The steel jacket for the Gudrun field operated by Statoil in the Norwegian North Sea was named on June 22 at Kværner Verdal in mid-Norway.
The champagne bottle splashed "holy" water from the Ol spring over bright yellow steel when it was broken during the traditional naming ceremony at the yard.
Performing this deed was Jørgen Suul, a Kværner Verdal employee who had proposed the name Idun for the structure.
Discovered in 1974, Gudrun has had to wait for 40 years before being converted from find to producing field.
"We've take a long time to understand this reservoir, which is complex and demanding," explained Jan Einar Malmin, Statoil's venture manager for the field.
With high pressure and temperature, the formation still hides secrets. Its name can actually mean "hidden knowledge" in Old Norse.
The plan for development and operation (PDO) estimates recoverable reserves at 132 million barrels of oil equivalent – but this figure is by no means set in stone.
Systematic work will be needed to reach it, said Malmin. "The gap between the highest and lowest forecast is unusually wide in Gudrun's case."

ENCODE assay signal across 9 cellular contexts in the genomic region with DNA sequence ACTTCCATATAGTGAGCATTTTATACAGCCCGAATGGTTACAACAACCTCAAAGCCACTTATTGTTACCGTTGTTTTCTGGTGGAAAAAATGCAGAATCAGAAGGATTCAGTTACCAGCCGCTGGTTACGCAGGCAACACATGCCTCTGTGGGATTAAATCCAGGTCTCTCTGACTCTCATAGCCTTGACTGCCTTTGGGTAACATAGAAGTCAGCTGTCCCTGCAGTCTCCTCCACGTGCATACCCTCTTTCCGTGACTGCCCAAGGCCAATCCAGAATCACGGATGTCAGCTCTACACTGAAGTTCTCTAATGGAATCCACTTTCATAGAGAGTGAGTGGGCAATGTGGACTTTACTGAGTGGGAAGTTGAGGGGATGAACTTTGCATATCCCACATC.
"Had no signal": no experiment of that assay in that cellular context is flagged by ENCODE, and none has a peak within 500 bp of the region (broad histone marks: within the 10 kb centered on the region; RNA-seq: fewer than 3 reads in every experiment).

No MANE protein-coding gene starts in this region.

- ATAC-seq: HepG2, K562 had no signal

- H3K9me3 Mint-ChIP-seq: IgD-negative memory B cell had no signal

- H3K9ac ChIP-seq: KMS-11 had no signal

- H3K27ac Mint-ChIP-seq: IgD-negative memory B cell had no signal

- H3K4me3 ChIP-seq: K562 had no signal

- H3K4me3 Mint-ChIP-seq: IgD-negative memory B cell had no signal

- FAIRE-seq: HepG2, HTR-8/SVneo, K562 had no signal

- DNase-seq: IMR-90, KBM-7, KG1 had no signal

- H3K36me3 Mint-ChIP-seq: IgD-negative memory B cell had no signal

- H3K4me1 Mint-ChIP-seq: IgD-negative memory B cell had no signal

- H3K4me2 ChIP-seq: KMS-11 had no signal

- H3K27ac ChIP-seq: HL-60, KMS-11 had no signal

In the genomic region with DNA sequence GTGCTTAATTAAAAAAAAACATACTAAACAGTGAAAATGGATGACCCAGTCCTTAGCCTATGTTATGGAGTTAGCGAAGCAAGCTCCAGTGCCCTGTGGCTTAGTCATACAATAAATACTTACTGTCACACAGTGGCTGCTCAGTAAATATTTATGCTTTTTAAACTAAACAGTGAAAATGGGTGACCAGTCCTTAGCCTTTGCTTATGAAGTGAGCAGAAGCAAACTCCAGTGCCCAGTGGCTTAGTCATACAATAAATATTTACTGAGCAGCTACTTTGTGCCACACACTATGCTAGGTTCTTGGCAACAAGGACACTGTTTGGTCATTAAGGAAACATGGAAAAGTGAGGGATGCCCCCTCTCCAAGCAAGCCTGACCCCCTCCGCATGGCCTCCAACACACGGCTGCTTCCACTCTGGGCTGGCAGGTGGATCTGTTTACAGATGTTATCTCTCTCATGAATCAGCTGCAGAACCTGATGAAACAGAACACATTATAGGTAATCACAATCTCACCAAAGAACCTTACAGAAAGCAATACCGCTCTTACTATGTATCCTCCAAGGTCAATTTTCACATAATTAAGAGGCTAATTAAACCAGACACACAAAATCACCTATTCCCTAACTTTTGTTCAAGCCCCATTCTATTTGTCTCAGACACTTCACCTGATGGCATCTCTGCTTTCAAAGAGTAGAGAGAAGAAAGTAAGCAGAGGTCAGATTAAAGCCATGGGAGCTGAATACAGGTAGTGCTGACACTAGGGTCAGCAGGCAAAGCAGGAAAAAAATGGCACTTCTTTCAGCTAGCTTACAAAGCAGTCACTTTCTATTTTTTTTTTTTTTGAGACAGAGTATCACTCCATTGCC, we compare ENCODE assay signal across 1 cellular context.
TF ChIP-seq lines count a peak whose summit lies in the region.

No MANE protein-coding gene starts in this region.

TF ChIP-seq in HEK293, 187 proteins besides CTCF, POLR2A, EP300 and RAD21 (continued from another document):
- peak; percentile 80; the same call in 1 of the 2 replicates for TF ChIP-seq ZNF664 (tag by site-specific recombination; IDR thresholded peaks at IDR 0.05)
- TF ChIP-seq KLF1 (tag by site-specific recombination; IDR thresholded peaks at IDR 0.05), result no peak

New technology, greater knowledge of the area and re-use of existing offshore infrastructure have finally made it possible for Statoil and partner GDF Suez to develop the field.
"This is an important milestone in the project for meeting the target of a production start-up on 2014," said Carl Otto Hauge, head of non-operated licenses at GDF Suez.
"Gudrun is a very important project for us, and underscores our presence on as well as our long-term commitment to and investment on the Norwegian continental shelf."
To maximize Gudrun's value, the project team is pursuing two main strategies – tackling sub-surface uncertainty and securing future production, and reducing development costs.
"Cost efficiency and secure development are goals for all our whole portfolio," said Opedal. "With our strong focus on costs and time, good planning and ownership of these plans are crucial."
And Gudrun is on schedule, he noted. "We'd planned to name the jacket at the end of June. That's now been done, and the structure will soon be towed out to the field."
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